Saturday, January 1, 2011

How to tell the difference between a man and a woman

I' m always amazed to see amazing technologies that exist in nature. You can just look at yourself and find a lot of them, although I wouldn't recommend operating on yourself for the sake of marveling at your heart. The most recent thing I've learned about is the lyrebird. They can imitate any sound they hear. It's pretty amazing hearing them imitating all kinds of other birds, but they also imitate chain saws, car alarms, and cameras (at least in the link above). It's pretty amazing what they can do.

Humans aren't all that bad at it either though. If you know how to speak english, then you can do this to an extent. If you can speak several different languages, getting the accent right every time, then you're pretty much amazing. When you look at the basics of what's going on when we do this, I think it's quite impressive.

If you heard the word, flabbergasted, then you can recognize it and probably know that it means exhausted. You could also hear two recordings of the word, one by an Englishman and one by an American woman and probably distinguish the two.

Now here's a fun-filled quiz: Which audio sample is the Englishman and which is the American Woman?

You guessed it. Audio sample 1 is the American woman and audio sample 2 is the Englishman. Now let's look at what your ear heard when you played those audio samples.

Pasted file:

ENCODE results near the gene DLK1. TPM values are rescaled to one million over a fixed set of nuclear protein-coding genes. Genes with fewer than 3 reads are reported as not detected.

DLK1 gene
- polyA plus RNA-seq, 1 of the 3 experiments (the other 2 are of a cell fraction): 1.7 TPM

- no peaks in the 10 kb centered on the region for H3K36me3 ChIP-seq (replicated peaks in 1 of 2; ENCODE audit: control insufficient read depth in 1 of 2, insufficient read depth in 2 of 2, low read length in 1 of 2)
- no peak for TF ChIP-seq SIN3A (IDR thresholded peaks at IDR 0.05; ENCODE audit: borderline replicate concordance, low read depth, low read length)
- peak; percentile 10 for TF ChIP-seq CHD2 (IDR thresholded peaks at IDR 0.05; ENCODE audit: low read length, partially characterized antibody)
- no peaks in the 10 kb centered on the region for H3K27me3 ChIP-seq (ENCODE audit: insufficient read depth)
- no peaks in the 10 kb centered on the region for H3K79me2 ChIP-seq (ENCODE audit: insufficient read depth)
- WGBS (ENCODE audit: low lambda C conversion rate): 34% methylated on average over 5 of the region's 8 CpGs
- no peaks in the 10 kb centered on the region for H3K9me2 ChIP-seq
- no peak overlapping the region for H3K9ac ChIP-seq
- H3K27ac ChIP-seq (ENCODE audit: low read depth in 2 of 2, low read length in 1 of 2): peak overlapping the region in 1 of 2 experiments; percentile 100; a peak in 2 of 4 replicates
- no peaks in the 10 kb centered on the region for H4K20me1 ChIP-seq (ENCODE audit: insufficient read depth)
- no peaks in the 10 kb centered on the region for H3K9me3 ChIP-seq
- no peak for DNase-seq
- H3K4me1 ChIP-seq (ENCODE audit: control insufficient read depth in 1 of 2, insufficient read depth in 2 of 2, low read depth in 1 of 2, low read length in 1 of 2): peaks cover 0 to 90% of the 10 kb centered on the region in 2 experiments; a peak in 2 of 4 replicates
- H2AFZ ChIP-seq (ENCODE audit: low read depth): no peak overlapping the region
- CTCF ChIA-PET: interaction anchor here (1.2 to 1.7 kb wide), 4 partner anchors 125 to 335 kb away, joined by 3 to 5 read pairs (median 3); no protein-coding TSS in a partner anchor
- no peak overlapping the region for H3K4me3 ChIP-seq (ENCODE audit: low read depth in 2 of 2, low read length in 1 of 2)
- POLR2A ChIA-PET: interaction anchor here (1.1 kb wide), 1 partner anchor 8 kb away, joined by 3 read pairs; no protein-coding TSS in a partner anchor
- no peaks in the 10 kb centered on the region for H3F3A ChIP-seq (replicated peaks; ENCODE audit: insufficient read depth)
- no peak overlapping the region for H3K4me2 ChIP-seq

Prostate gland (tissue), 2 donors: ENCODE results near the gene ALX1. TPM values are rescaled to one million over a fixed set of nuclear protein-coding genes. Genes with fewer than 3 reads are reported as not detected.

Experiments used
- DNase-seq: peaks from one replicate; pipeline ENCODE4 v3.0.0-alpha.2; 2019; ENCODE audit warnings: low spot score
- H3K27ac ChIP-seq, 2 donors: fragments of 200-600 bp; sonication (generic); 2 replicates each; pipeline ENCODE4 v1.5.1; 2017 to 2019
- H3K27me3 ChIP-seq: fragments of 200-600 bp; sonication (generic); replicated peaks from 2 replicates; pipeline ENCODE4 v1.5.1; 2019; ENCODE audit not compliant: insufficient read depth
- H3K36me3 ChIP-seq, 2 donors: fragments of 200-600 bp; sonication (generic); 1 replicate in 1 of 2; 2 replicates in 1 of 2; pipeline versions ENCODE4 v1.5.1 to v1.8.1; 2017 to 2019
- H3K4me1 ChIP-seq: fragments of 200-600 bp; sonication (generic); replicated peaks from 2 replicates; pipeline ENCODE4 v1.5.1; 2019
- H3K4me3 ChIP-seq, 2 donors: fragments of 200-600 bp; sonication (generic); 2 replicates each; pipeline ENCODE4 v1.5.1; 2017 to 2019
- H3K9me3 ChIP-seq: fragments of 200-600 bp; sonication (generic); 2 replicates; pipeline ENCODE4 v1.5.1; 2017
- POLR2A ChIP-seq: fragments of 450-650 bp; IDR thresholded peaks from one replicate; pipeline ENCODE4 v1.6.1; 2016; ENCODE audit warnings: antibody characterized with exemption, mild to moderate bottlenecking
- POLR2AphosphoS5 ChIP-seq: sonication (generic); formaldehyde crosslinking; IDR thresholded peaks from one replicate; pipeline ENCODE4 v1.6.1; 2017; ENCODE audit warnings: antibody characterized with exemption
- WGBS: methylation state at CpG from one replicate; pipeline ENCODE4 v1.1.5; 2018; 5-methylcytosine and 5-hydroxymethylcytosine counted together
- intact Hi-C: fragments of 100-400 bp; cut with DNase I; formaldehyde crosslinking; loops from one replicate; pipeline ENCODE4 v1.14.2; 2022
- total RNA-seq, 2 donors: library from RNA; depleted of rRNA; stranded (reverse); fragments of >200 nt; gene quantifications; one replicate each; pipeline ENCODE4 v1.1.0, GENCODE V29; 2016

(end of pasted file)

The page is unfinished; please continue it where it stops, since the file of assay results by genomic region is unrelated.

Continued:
If you compare the two samples, you can see that they actually look pretty similar. The top line of both images gives you an idea of the rhythm of the syllables and the emphasis on particular syllables. On the second and third lines you see more detail. It's pretty easy to see in the second line that the frequency of the woman's voice is higher than the man's voice, hence your ability to tell that one was a woman and one was a man. Also, your brain has some way of recognizing which waveforms make the sounds fla-bber-gas-ted. I guess by looking at the higher frequencies. And then, to top it all off, your brain can look at the sounds each letter makes and tell the tiny differences between an American and English accent.

It's pretty impressive what your ear can do. And then if you can turn around and mimic the word and the accents, then it's even more impressive.

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